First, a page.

When Ron Stander challenged Joe Frazier for the heavyweight championship of the world at the Omaha Civic Auditorium in Nebraska on May 25, 1972, his wife Darlene described the perceived mismatch as being akin to putting a Volkswagen in the Indianapolis 500. One overly dramatic writer in Boston, where Stander trained for the bout, said if Stander won he would open his kitchen and serve breakfast to the Viet Cong.
Even now both descriptions seem especially harsh, because for most of the four complete rounds that the fight lasted, Stander never took a backward step, gave nearly as good as he got, and even staggered Frazier with a left hook early on. However, he incurred four deep gashes on his face -- one on the eyelid, one on his cheek, and one on each side of his nose -- and the ringside doctor wisely ordered the fight halted at the end of the fourth round.
With his shoulders slumped and tears running down his cheeks, the 5’11”, 218-pound Stander cried unabashedly. “I wasn’t crying from the cuts,” he says now. “There were more than 10,000 people in the arena and I thought I let them all down. Frazier must have hit me with 90 left hooks. He was the favorite in the ring, and he proved why. But if we fought in an alley or a barroom, I would have been the favorite.”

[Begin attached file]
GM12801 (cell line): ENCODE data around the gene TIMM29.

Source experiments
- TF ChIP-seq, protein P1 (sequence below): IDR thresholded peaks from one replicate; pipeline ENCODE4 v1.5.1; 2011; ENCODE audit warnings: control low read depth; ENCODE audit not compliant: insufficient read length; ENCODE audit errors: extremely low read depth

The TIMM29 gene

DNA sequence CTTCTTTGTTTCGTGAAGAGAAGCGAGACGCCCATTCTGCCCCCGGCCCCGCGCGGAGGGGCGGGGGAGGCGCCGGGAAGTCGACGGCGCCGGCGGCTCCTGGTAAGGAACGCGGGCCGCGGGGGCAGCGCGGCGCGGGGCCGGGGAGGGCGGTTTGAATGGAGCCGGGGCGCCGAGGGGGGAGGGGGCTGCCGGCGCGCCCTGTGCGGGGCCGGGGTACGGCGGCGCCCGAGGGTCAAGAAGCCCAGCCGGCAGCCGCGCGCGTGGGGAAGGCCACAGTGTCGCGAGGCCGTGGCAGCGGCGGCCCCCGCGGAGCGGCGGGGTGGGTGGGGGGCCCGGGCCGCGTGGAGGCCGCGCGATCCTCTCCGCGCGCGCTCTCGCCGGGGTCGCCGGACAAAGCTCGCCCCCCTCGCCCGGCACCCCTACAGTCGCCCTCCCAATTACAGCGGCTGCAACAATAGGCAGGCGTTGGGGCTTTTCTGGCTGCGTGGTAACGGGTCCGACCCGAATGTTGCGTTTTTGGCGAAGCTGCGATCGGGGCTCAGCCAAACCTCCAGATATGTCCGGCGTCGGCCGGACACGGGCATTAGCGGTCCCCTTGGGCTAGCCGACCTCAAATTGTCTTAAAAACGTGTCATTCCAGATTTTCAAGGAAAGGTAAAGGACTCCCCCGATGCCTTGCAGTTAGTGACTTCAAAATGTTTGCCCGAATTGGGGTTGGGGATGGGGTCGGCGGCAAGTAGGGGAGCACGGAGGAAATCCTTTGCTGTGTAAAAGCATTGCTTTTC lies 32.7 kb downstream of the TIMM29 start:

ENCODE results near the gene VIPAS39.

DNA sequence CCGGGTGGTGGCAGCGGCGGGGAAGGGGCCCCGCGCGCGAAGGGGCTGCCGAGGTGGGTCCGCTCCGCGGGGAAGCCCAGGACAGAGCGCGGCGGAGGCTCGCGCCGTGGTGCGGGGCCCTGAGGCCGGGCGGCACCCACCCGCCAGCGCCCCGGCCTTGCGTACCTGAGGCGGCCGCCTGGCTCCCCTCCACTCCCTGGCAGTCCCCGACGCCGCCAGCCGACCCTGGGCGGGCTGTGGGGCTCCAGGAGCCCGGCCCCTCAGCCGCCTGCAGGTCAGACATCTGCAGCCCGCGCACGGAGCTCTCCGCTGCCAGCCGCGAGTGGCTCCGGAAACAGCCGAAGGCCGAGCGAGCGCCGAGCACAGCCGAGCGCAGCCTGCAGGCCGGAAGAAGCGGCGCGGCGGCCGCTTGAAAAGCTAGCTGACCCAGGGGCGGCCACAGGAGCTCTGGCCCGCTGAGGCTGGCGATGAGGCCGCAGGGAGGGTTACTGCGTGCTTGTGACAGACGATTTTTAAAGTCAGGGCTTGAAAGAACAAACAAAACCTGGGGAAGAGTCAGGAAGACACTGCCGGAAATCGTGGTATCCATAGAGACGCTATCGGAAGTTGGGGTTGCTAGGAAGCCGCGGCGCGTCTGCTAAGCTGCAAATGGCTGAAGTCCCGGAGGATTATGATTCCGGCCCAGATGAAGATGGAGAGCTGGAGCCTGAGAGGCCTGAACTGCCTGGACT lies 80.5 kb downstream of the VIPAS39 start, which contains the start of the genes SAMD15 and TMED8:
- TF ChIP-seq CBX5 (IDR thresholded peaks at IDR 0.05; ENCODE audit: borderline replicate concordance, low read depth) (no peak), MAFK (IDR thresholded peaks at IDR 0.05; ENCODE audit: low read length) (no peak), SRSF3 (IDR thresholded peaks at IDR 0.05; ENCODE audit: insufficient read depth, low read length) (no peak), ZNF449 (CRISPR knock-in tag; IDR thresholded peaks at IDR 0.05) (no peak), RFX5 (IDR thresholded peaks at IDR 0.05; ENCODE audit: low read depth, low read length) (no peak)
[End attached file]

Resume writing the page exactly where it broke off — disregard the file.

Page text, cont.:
Stander was snapped back to reality when his young son Frankie, who is now 40, told anyone within earshot that “Ron Stander is my dad, and he did good.” Even though it is more than three decades since that fateful night, Stander is still man enough to cry unabashedly over that particular memory. (Stander also has a daughter Angela, 36, from his marriage to Darlene.)
“I still tell him he didn’t get beat, he got cut,” said Stander’s current wife Becky, to whom he has been married for 16 years and has two sons, Rowan and Ryan, 15 and 16 respectively. “I was just a little girl (nine years old) when Ron fought Frazier. I remember my mother screaming at the television ‘Go Big Ron’ and saying to myself, ‘Who the hell is Joe Frazier?’”